Exchange Place, by Ciaran Carson, Blackstaff Press, 192 pp, £8.99, ISBN: 978-0856409035
When abroad seeing something for the first time, we tend to revert to memory. The cast of the mind affecting the cast of the eye. On a recent trip to Madrid I found myself negotiating my way through the old barrios of Antón Martín and Lavapiés that unfold close to the Prado Museum, where I had spent the morning. Wandering in unfamiliar territory, I began populating the streets with a cast of characters from remembered Carlos Saura movies and Robert Capa photographs; street hawkers and delivery men hoisting crates of oranges on their backs, the crates held in place by straps across their foreheads. My memory filled in the gaps in my local knowledge, supplanting what I saw and what I failed to see. Meanwhile, the oversized SUVs trundled past. Perception then is threaded through with the accumulations of the remembrance of things past, as it were, and you find yourself in two places at once, both at home and abroad.
Ciaran Carson’s Exchange Place is both at home and abroad in the familiar territory of Carson’s Belfast and the more recently added location to his oeuvre, Paris. The Exchange Place of the title is a narrow lane, or an entry, in Belfast parlance, where garbed in a windowpane check jacket, we enter a noir thriller of fugitive identities, underground drinking dens, well-groomed spies and the disappeared. The tick, tick of a blind man’s cane sweeps along the path with the second hands of the Albert Clock in Belfast and a Rolex that, might, just might, be a fake. Dapper indeed are the two men giving chase in this tale; Kilfeather and Kilpatrick, two Johns, fugitives both. Their clothes; hacking jackets, tan oxford brogues and a snap-brim Trilby literally make the men.
Kilpatrick, a writer who is in Paris researching a book about the city based on writings from authors fictitious or otherwise, “liked to buy at least one item of clothing in any location he might be visiting, items which would serve as souvenirs or aides-mémoire, tangible connections with the past, redolent with association”. The souvenir recalls the city that he has visited, what occurred while he was there. The texture of the cloth is a tangible reminder of the colourful threads of a story in which he unwittingly became the protagonist.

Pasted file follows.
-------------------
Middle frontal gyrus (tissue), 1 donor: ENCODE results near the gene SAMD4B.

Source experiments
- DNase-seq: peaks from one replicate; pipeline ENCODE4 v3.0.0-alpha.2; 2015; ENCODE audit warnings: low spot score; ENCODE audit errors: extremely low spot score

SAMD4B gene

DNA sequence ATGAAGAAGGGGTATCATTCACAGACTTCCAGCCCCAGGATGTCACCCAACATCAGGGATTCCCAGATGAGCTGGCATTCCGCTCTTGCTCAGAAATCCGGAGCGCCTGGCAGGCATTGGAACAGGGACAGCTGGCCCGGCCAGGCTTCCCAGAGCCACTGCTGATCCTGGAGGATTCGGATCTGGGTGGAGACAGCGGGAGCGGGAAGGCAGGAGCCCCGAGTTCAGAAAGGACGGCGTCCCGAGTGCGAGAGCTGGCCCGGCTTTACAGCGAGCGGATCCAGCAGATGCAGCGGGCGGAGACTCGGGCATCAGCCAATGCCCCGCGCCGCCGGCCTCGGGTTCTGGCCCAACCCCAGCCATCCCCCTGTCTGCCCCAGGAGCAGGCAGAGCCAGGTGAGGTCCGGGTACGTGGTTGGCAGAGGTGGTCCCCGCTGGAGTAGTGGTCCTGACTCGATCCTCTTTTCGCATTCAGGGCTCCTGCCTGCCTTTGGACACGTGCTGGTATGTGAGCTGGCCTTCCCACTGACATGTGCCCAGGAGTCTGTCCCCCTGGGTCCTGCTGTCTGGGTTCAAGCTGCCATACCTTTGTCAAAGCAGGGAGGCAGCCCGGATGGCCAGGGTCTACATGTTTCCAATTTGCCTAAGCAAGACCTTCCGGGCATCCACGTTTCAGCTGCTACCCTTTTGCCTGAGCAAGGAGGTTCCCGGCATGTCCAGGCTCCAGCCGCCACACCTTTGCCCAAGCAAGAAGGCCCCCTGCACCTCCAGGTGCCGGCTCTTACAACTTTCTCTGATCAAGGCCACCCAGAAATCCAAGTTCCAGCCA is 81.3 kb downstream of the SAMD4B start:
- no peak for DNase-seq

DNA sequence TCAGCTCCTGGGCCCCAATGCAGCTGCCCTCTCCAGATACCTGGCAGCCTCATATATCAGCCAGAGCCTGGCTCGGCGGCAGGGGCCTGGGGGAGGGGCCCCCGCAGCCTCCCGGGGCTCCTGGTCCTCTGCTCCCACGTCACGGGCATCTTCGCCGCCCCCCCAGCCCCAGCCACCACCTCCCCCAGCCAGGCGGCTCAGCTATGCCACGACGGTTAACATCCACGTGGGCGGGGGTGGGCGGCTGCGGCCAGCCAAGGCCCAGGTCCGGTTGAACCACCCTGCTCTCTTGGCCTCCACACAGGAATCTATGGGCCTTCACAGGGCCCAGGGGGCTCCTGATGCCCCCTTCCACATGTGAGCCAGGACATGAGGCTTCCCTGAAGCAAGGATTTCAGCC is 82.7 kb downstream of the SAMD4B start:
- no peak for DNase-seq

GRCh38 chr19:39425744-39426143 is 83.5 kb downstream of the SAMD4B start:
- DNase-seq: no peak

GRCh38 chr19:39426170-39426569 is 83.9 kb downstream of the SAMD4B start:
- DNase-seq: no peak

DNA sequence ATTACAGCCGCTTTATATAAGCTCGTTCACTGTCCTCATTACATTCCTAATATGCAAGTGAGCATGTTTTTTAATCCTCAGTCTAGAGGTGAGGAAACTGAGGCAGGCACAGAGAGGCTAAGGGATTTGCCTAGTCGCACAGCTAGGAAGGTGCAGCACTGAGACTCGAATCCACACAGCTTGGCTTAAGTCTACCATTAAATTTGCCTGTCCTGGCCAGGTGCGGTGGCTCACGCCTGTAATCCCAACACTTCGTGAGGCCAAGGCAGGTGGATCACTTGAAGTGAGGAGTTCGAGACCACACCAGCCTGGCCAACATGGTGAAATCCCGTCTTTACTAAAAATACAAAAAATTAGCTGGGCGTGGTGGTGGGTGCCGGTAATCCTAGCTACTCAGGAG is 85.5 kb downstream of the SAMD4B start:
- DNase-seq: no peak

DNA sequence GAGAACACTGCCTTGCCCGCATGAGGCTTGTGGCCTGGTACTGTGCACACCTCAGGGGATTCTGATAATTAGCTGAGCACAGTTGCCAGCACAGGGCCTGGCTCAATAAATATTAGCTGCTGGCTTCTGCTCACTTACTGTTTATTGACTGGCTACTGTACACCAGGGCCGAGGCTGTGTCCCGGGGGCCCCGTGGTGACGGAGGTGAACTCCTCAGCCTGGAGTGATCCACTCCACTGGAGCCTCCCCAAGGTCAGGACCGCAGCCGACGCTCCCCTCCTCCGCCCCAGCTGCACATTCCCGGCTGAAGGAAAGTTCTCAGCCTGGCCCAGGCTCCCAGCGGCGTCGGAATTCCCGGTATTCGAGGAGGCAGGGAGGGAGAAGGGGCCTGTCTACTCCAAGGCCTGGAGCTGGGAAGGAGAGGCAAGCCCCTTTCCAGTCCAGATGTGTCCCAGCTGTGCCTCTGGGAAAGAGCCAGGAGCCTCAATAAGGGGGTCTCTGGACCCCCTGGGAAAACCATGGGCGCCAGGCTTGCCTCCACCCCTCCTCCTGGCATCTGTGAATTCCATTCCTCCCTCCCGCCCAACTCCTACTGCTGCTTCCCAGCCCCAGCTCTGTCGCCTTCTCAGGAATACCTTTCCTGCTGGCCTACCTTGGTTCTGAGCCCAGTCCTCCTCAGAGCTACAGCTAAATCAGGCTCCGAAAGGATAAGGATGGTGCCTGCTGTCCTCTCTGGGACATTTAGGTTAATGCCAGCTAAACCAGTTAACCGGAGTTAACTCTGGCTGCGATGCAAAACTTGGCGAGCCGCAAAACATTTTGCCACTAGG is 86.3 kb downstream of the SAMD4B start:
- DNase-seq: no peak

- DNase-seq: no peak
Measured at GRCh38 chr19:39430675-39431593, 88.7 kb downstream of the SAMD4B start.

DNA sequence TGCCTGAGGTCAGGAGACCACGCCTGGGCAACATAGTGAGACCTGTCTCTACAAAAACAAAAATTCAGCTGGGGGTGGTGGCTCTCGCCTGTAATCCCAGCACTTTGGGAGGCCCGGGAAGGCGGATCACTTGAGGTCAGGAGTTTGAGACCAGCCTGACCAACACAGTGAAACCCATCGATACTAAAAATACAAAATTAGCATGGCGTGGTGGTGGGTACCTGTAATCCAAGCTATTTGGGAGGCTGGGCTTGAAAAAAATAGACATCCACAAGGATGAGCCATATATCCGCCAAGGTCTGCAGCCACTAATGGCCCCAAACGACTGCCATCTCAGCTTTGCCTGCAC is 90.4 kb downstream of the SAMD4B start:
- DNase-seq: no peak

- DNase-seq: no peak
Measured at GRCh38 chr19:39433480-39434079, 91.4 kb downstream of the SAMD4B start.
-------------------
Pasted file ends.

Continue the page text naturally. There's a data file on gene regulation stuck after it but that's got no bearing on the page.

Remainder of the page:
Kilfeather meanwhile, cast out from his home in Belfast due to a bomb scare, and therefore finding himself abroad staying in a hotel in his own city, echoes Kilpatrick’s predicament. They mirror each other, both being plagued by tricky characters who seem to know more about them than they know themselves. Both are chasing a third man, who may or may not be the same man. Caught somewhere along the connecting strand of memory, they become the two agents in the past that make up a past perfect; he was sure he had seen him before, and the like. One of those agents, giving a passing nod, slowly superimposes himself over the other. A double exposure, that trick of the camera that allows one figure to ghost over another and become the echo homo.
Exchange Place echoes MacNeice’s “incorrigibly plural” world, where Belfast and Paris become crazier and much more than we realise. The OED, as so often with Carson, is the map that leads the way. Perception becomes speculation, unwinding etymologically to something “observed from a vantage point”, as we sight Carson in surveillance mode, unravelling his tale over the texture of the city from on high. The sonic landscape echoes with Bach’s Contrapunctus XIV, as played by Glenn Gould; that “intertwining, unfolding, recapitulating” score that first insinuated itself into Carson’s poetry in his 2009 collection For All We Know.
And for all we know, there may be “more things in heaven and earth than are dreamt of in your philosophy”, as Kilfeather, recalling the ghost-visited Hamlet, concludes. And if this be the case, then it is left to Carson to arrange the story from his selection of aides-mémoire secreted in the oubliettes beneath our dreams. The text becomes a musical arrangement, a sonic map. Phrases repeated fugue-like translate the reader through a noir fug of memory from the past to the present, the here and now. There are worlds within words, uncanny echoes creating many selves, doubles, doppelgangers, or as Carson has it, the “fetch”.
Which sends us back to 2003, and Carson’s collection Breaking News, where he first broke with his signature long line in favour of a much shorter one and an absence of punctuation that allowed the words to simultaneously look forward and back. On Goya’s Third of May, 1808 we read: “behold / the man // who faces / the stream // of light,’ (“Francisco Goya: The Third of May 1808, 1814”). The ecce homo, “arms / flung // open” is transformed here into the echo homo, that “other” that may or may not be yourself.
Down the hall from the Goya room in the Prado Musuem you will find Las Meninas by Velázquez. As you stand there taking in the painting; the elegantly dressed infanta, the dwarf, the artist – poised brush in hand staring out at you, you can easily conjure Velázquez at his canvas in Madrid painting himself painting himself. The author’s hand you may think. But it may well be a sleight of hand for what about the figure at the back, looking over his shoulder as he is about to slip out the door and disappear up the staircase? One Don José Nieto Valázquez, we are told, incidentally head of the royal tapestry works. This, in the Carsonian world, is the illusive hand that spins the yarn. A magician holding up a daguerreotype where, depending on the angle, one minute you are there and gone the next.
Keith Payne is an Irish writer living in Salamanca, Spain.